Medical history of Worcester through the public eye & the significance of Charles Hastings.

A placement week may be seen by some as a chance to get more experience in the field you want to work in, or for others may be seen as something you have to do. But, I can assure you, after my week at The Infirmary, a placement week means much more. During my placement week, as part of being a Univeristy of Exeter History student,  I was given the exciting task to explore other museums/educational sites in Worcester. Through visiting other museums and tours in Worcester, I have experienced the interconnectivity of the history shared, and learnt vast amounts of history about my home city. One of the most significant figures who was shared across the museums was Charles Hastings, founder of the Provincial Medical and Surgical Association, which later became known as the British Medical Association (BMA). The guided city tour with Worcester Walks beginning at Guild Hall, made links with Charles Hastings as did the Tudor House and Museum and Worcester City Art Gallery and Museum. Therefore, I became quickly educated on the history of The Infirmary and BMA through visiting other places, whilst having an amazing time! 


Firstly, I began with the guided city tour with Worcester Walks, which began outside Guild Hall and progressed to the river side, the back of the Cathedral and then ended on Angel Street. Our guide was a woman named Miriam, who was actually a nurse during the time the Charles Hastings Building was in fact the Worcester Royal Infirmary. As you can imagine, I was very enthusiastic about hearing her words on the Infirmary and what life used to be like, especially being a nurse herself! The tour was very informative and took us on a beautiful walk around the city. Although, I would recommend you feel awake and prepared to take it all in as it is a lot of information, and also a long walk (especially when it rains). When we arrived outside of the Cathedral, Miriam pointed us towards one of the stained glass windows and recalled the story of Charles Hastings. Immediately I made the link between the Infirmary and the Cathedral, as Miriam highlighted the significance of Charles Hastings with his contribution to medicine and formation of what we know as the British Medical Association today!

Following on, I then visited the Worcester City Art Gallery and Museum, just past Foregate Street. I was greeted by a lady in a reconstructed Chemist exhibit, known as ‘Steward’s Chemist Shop’. This showed a fantastic collection of different pharmaceuticals used from 1876 till the shop closed in 1973. Medicine again! This was definitely the most authentic and interactive elements to the museum that I enjoyed. Whilst walking round, I spotted a familiar face in a portrait painting held on a wall, Charles Hastings. Another link to the Infirmary! Wandering round the exhibition you feel like you are literally travelling through time with all of the different soldier’s costumes.


The following day I visited Tudor House museum, a building consisting of three houses all dating back to the 16th century. Here, we were given a tour of the museum with great detail into each object. Each room is set up as a different style, either a bathroom, kitchen, dentists/doctors, with amazing objects to suit. The display of how the wall was made is fascinating and gives the audience a real insight into the foundations of the building. In the section for the famous people of Worcester was Charles Hastings, complete with his life story, which was great to see. Overall, I think the Tudor House museum is a great way to explore history as the set up helps you experience the reality of how it was when it was used. Similar to the Infirmary, Tudor House relies on volunteers to help keep it running which demonstrates the amazing work these volunteers are doing with the quality of the museum!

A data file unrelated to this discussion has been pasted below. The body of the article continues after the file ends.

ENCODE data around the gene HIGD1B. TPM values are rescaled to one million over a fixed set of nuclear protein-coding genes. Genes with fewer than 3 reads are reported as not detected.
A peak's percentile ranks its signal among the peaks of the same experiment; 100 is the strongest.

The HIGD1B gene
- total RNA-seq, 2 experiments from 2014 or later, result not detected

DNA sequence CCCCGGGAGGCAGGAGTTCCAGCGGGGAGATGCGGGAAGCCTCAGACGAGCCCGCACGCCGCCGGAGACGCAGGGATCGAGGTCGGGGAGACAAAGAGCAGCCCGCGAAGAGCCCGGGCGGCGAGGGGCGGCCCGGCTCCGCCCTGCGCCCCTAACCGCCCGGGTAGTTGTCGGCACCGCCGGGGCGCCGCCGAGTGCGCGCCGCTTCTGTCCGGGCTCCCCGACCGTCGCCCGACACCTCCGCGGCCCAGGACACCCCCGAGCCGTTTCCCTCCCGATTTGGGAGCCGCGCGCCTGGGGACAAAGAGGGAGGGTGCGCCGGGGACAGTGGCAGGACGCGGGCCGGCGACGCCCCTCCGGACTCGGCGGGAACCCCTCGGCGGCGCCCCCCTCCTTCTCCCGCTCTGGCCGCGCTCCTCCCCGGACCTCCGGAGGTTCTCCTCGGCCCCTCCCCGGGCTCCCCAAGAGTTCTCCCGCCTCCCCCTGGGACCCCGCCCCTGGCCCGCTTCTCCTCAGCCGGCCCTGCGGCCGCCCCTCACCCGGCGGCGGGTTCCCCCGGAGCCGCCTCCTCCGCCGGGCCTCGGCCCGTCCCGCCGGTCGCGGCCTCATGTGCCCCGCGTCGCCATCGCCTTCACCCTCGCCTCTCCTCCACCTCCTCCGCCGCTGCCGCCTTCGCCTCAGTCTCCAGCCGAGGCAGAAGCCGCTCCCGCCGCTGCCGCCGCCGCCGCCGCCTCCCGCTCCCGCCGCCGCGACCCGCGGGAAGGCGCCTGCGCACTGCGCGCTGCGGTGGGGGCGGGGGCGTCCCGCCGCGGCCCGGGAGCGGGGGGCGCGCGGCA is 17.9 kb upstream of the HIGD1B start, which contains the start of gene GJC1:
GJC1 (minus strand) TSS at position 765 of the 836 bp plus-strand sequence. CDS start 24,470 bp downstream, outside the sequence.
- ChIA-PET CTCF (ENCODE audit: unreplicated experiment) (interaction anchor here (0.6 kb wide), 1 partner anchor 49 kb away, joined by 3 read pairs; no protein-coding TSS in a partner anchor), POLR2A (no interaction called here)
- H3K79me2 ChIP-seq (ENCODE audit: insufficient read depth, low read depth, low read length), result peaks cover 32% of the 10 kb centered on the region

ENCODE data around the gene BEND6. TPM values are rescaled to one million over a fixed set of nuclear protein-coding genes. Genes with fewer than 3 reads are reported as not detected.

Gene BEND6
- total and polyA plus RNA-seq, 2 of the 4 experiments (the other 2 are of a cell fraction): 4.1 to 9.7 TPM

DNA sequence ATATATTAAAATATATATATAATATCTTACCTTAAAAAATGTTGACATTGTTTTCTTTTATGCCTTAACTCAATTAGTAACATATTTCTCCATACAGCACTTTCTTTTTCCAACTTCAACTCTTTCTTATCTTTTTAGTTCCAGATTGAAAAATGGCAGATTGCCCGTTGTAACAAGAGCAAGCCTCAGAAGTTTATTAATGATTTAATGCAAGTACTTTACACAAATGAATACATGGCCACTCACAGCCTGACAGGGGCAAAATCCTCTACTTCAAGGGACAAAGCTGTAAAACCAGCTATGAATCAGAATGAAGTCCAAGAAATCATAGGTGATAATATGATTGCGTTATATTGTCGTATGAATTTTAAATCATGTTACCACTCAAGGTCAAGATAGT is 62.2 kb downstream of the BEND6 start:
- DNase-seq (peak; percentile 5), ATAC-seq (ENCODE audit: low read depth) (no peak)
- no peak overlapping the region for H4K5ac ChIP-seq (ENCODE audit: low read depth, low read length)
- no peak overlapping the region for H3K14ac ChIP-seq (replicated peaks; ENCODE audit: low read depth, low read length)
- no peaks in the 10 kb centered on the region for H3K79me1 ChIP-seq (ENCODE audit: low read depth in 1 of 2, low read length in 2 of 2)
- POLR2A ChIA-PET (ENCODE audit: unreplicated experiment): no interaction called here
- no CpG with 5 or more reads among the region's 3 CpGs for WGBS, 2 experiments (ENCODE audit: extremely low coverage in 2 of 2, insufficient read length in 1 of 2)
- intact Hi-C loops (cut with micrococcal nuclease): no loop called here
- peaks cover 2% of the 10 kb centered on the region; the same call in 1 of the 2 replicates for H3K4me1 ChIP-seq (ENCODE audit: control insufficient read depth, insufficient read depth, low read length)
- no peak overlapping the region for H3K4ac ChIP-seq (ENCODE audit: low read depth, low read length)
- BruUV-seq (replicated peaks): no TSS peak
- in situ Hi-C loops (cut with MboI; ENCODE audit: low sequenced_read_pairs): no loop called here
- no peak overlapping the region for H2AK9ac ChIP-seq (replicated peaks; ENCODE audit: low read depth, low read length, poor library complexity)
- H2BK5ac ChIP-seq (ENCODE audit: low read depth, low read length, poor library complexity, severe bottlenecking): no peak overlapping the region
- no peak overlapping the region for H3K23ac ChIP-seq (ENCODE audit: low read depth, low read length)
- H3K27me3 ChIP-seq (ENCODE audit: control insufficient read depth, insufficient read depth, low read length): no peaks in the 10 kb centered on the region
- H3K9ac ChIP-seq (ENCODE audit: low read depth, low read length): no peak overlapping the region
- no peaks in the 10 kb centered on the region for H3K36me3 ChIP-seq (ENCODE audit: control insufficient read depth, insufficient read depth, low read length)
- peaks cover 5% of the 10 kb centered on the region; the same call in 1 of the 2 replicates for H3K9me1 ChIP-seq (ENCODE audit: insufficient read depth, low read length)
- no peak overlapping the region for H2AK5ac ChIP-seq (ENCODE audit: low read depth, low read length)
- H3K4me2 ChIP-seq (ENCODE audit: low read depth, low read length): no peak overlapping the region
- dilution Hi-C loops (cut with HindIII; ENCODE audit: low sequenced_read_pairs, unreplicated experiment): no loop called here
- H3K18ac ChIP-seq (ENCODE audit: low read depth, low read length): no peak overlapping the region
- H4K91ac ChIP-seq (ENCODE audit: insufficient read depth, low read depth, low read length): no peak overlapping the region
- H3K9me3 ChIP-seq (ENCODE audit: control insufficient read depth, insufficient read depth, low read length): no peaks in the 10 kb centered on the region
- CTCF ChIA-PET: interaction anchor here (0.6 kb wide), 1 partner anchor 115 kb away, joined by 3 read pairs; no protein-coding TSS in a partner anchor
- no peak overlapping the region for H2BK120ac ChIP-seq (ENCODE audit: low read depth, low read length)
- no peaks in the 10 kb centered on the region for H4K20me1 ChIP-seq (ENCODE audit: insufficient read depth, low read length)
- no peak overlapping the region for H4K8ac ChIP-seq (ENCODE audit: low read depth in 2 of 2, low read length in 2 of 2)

The Commandery was one of my final visits during my placement, and what a magnificent end! The Commandry is a grade I listed building, with over 800 years of history and most famous for being the Royalist Headquarters during the Battle of Worcester 1651 in the Civil War. The Commandery was the only place where I couldn’t find a link to Charles Hastings. However, the Commandery offered spectacular views of the garden (especially when the sun is shining) and a great insight into the Civil War and Battle of Worcester. There were hats to try on, swords on show and some amazing architecture which really promoted the museum. I would argue that the Commandery was more suited to older audiences, rather than younger, because of the style and layout.


The Infirmary was my favourite museum I visited in terms of interactivity and engagement, some potential bias there, as it is filled with amazing touch screens to listen to oral histories, and models of bodies etc. The constant music of Elgar playing in the background really links to Worcester’s history, creating a positive environment to the museum. A medical atmosphere is accomplished with the sound of a surgical beep in the background, transforming the guests experience. Once again, the audience are really catered for from old to young, with more recent history for those who would remember, and interactive models and games for children to get involved in. Considering the space given is significantly small, the museum has accomplished in educating and accommodating for its audiences. And of course, Charles Hastings! The building itself is named ‘The Charles Hastings Building’ and there are vast amounts of information on him too!


Holly Ashley

University of Exeter, Placement Student